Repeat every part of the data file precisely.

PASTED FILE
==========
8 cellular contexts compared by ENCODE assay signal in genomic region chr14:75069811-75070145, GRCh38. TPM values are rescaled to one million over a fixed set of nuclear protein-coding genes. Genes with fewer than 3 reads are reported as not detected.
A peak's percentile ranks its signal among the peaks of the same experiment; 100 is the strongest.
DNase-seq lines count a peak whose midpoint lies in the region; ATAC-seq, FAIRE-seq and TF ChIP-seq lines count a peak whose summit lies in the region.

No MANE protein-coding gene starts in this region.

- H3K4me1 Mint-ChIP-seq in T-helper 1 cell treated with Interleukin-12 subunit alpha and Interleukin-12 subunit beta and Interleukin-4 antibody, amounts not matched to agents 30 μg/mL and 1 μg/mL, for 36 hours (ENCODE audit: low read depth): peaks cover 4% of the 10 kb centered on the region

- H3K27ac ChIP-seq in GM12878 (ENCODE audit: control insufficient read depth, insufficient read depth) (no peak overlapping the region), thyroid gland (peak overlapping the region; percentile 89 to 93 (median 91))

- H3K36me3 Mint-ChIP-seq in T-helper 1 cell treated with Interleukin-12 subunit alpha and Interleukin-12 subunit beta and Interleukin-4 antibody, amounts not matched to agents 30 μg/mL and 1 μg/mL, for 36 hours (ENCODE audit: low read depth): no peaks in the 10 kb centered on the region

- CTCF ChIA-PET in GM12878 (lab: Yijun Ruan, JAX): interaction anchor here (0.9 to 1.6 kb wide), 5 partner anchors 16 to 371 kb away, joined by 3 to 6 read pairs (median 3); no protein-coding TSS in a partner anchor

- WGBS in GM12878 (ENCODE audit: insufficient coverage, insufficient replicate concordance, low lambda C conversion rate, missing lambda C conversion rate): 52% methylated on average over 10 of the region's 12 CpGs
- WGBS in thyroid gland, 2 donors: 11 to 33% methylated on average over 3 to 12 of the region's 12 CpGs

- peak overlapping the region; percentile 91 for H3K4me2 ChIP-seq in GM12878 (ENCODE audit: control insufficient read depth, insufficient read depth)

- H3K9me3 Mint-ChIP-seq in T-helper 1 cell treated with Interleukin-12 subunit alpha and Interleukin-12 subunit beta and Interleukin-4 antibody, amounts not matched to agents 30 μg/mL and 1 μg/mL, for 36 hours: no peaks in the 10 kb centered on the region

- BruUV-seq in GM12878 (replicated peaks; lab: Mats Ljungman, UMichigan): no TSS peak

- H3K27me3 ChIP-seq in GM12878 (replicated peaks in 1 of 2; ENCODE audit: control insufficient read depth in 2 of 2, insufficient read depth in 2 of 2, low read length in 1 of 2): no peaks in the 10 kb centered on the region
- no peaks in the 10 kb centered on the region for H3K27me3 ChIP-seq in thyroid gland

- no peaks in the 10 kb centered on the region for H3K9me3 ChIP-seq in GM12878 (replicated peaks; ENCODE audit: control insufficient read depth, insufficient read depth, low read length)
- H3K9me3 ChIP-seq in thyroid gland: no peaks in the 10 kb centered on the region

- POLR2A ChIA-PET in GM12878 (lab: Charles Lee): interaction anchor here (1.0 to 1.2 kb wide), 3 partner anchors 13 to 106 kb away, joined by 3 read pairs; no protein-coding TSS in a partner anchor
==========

8 cellular contexts compared by ENCODE assay signal in genomic region chr14:75069811-75070145, GRCh38. TPM values are rescaled to one million over a fixed set of nuclear protein-coding genes. Genes with fewer than 3 reads are reported as not detected.
A peak's percentile ranks its signal among the peaks of the same experiment; 100 is the strongest.
DNase-seq lines count a peak whose midpoint lies in the region; ATAC-seq, FAIRE-seq and TF ChIP-seq lines count a peak whose summit lies in the region.

No MANE protein-coding gene starts in this region.

- H3K4me1 Mint-ChIP-seq in T-helper 1 cell treated with Interleukin-12 subunit alpha and Interleukin-12 subunit beta and Interleukin-4 antibody, amounts not matched to agents 30 μg/mL and 1 μg/mL, for 36 hours (ENCODE audit: low read depth): peaks cover 4% of the 10 kb centered on the region

- H3K27ac ChIP-seq in GM12878 (ENCODE audit: control insufficient read depth, insufficient read depth) (no peak overlapping the region), thyroid gland (peak overlapping the region; percentile 89 to 93 (median 91))

- H3K36me3 Mint-ChIP-seq in T-helper 1 cell treated with Interleukin-12 subunit alpha and Interleukin-12 subunit beta and Interleukin-4 antibody, amounts not matched to agents 30 μg/mL and 1 μg/mL, for 36 hours (ENCODE audit: low read depth): no peaks in the 10 kb centered on the region

- CTCF ChIA-PET in GM12878 (lab: Yijun Ruan, JAX): interaction anchor here (0.9 to 1.6 kb wide), 5 partner anchors 16 to 371 kb away, joined by 3 to 6 read pairs (median 3); no protein-coding TSS in a partner anchor

- WGBS in GM12878 (ENCODE audit: insufficient coverage, insufficient replicate concordance, low lambda C conversion rate, missing lambda C conversion rate): 52% methylated on average over 10 of the region's 12 CpGs
- WGBS in thyroid gland, 2 donors: 11 to 33% methylated on average over 3 to 12 of the region's 12 CpGs

- peak overlapping the region; percentile 91 for H3K4me2 ChIP-seq in GM12878 (ENCODE audit: control insufficient read depth, insufficient read depth)

- H3K9me3 Mint-ChIP-seq in T-helper 1 cell treated with Interleukin-12 subunit alpha and Interleukin-12 subunit beta and Interleukin-4 antibody, amounts not matched to agents 30 μg/mL and 1 μg/mL, for 36 hours: no peaks in the 10 kb centered on the region

- BruUV-seq in GM12878 (replicated peaks; lab: Mats Ljungman, UMichigan): no TSS peak

- H3K27me3 ChIP-seq in GM12878 (replicated peaks in 1 of 2; ENCODE audit: control insufficient read depth in 2 of 2, insufficient read depth in 2 of 2, low read length in 1 of 2): no peaks in the 10 kb centered on the region
- no peaks in the 10 kb centered on the region for H3K27me3 ChIP-seq in thyroid gland

- no peaks in the 10 kb centered on the region for H3K9me3 ChIP-seq in GM12878 (replicated peaks; ENCODE audit: control insufficient read depth, insufficient read depth, low read length)
- H3K9me3 ChIP-seq in thyroid gland: no peaks in the 10 kb centered on the region

- POLR2A ChIA-PET in GM12878 (lab: Charles Lee): interaction anchor here (1.0 to 1.2 kb wide), 3 partner anchors 13 to 106 kb away, joined by 3 read pairs; no protein-coding TSS in a partner anchor